1 Zacian V
****** Pokémon Trading Card Game Deck List ******
##Pokémon - 18
##Trainer Cards - 38
* 4 Professor Sycamore BKP 107
* 2 Cynthia UPR 119
* 1 Tate & Liza CES 148
* 1 Gladion CIN 95
* 4 Rare Candy SUM 129
* 4 Nest Ball SUM 123
* 3 Ultra Ball SUM 135
* 3 Trainers’ Mail ROS 92
* 2 Quick Ball SSH 179
* 2 Rescue Stretcher GRI 130
* 2 Devolution Spray EVO 76
* 1 Devolution Spray Z UNB 166
* 1 Evolution Incense SSH 163
* 1 Field Blower GRI 125
* 1 Special Charge STS 105
* 1 VS Seeker PHF 109
* 1 Scoop Up Cyclone PLB 95
* 4 Tropical Beach PR-BLW 28
##Energy - 4
* 4 Memory Energy LOT 194
Total Cards - 60
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This list is has some pretty uncharted territory for Shock Lock, so I’ll break down some of the choices I made. If you don’t understand any of the unmentioned choices, feel free to contact me about it.
The New Stuff
Brigette, Galarian Rapidash Paranoia, and Tapu Lele-GXThe Death of
The biggest hurdle faced by Shock Lock players in Collinsville was the first turn rule change. Being unable to Brigette on the first turn invalidates the best part of the Tapu Lele-GX/Brigette engine, which is setting up many evolving Basics so they can evolve ASAP. Removing all Pokémon-EX and Pokémon-GX from Shock Lock has been a goal of mine since the release of Great Catcher, but this alone was not enough to push me out of using Tapu Lele; the final inspiration came from the Snorlax VMAX deck.
My initial response to SnorMAX was dismissive—how could a deck that needed to find a Special Energy every turn and gets harmed by Sudowoodo GRI be good? Well, after talking through it with Grant Manley and seeing Andrew Mahone’s list on Friday, I came to believe that SnorMAX is a bonkers deck, probably the best attacking deck in the format. Due to my high opinion of the deck’s power level (which I still hold), I incorrectly thought the SnorMAX deck was going to be popular, and thus the 0-1 Galarian Rapidash SSH line that had become standard in that deck struck fear into my heart.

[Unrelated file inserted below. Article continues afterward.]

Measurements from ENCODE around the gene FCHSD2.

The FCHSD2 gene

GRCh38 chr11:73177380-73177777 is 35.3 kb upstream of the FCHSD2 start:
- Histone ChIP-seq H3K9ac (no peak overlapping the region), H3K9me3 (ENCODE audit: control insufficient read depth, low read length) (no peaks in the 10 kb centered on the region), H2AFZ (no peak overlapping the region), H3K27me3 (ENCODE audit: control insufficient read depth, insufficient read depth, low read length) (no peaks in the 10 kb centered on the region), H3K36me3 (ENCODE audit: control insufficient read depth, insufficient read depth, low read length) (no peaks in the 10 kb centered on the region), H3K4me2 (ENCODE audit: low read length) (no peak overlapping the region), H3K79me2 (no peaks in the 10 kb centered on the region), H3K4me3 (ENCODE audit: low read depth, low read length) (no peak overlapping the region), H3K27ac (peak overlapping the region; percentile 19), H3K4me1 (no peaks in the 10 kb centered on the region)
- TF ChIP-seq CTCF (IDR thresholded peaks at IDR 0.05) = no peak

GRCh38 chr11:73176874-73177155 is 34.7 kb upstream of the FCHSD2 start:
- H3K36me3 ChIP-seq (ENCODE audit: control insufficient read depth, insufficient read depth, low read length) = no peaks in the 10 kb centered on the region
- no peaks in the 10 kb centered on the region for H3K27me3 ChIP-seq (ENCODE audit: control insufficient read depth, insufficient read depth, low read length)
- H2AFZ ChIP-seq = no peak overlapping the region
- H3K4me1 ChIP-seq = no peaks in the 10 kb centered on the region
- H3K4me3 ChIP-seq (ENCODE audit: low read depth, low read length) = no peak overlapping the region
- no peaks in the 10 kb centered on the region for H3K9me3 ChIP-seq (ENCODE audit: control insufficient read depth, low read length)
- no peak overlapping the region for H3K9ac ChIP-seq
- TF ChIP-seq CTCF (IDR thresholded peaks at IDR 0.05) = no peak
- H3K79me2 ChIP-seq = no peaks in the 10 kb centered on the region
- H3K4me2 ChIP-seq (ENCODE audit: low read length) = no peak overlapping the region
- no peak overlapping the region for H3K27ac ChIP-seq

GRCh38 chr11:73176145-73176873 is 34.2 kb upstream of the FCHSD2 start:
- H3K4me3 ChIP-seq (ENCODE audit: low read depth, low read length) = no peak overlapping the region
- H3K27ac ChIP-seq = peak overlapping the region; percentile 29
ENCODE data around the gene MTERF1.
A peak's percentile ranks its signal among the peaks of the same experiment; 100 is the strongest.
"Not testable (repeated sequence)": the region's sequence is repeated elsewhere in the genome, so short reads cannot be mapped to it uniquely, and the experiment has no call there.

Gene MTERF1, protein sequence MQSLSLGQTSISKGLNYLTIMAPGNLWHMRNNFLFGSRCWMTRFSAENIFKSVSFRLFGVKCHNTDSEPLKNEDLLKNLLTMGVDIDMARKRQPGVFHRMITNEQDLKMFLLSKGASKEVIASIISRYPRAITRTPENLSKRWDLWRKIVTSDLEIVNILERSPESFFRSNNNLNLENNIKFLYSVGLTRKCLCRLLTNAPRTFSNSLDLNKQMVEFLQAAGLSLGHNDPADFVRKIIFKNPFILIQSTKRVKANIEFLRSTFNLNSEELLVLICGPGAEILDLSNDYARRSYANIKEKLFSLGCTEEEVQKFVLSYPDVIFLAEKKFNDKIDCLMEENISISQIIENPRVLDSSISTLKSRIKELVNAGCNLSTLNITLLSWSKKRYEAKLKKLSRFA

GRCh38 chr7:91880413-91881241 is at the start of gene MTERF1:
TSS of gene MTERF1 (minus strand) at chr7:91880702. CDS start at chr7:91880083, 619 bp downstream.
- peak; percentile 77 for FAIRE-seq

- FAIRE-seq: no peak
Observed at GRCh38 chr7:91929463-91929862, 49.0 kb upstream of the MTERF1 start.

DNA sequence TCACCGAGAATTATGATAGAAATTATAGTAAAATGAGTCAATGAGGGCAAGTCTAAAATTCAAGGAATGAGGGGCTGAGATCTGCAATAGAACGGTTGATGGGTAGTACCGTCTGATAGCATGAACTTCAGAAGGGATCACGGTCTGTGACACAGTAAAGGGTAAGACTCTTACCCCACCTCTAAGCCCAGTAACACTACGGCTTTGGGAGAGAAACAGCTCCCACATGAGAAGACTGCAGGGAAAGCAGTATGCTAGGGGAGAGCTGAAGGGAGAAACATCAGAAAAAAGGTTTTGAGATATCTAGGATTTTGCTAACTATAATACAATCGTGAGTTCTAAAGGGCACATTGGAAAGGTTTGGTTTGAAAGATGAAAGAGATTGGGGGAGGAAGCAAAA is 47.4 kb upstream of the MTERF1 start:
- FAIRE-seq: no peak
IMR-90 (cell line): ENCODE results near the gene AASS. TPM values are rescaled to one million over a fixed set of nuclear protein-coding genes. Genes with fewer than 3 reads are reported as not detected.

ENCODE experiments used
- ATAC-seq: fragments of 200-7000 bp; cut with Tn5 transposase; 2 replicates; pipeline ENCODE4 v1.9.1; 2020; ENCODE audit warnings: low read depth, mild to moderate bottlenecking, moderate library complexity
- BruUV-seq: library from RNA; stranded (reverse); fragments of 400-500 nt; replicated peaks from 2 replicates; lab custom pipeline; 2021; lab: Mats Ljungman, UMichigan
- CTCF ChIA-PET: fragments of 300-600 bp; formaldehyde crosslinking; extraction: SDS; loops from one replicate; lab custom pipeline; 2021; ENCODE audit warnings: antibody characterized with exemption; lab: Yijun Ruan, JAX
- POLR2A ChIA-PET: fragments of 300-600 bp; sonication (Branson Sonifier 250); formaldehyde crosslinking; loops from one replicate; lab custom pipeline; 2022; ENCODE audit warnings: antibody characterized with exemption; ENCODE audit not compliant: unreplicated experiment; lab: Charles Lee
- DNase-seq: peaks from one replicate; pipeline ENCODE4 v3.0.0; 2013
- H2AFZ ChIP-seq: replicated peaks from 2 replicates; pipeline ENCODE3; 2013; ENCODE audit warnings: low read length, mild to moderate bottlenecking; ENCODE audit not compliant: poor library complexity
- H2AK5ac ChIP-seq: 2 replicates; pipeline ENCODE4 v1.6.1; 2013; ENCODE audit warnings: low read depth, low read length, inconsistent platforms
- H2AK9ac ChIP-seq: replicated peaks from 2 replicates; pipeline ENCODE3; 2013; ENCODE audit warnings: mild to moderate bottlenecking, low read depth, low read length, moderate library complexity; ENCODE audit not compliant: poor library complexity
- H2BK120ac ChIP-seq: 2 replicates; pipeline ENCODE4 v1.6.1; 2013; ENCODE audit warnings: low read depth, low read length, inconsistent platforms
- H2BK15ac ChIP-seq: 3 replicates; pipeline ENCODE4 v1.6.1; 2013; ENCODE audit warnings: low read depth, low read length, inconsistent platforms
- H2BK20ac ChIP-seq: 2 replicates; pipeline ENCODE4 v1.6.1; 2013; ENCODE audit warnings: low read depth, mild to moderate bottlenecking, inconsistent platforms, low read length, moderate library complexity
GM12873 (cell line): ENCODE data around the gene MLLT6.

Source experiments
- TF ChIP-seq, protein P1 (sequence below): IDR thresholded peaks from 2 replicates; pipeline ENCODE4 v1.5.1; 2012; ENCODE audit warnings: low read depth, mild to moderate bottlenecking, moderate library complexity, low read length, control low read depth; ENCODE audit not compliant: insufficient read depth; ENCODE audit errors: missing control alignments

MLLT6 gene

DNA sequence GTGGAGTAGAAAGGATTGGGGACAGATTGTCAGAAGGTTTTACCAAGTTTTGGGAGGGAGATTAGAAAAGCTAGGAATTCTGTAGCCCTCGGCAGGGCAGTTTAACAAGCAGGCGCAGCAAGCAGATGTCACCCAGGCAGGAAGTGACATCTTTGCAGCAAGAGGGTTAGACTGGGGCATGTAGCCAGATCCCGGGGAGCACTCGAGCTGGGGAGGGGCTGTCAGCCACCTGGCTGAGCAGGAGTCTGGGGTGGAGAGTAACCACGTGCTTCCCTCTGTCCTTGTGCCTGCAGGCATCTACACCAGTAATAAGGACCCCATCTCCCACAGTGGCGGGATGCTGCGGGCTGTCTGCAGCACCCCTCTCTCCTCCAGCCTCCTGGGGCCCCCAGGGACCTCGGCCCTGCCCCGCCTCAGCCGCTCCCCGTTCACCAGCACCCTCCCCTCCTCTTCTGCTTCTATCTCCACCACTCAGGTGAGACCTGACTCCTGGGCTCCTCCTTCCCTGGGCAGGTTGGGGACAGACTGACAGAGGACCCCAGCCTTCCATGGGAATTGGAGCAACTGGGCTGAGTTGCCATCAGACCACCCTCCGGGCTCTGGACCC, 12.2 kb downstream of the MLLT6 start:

My answer to Galarian Rapidash is Wobbuffet LOT, whose Shady Tail Ability prevents opposing Ditto ps from evolving into Galarian Rapidash. I could bench Wobbuffet on turn 1, then later protect it from Guzma using Stoutland’s Sentinel. In order for the Wobbuffet strategy to work, I couldn’t let my opponent ever break Sentinel lock with Great Catcher.
Therefore, I had a deck where the main merits of including Tapu Lele were diminishing, while I wanted to minimize reliance on Pokémon-GX. As soon as testing revealed that Shock Lock could survive without any Great Catcher targets at all, the Tapu Leles were promptly removed.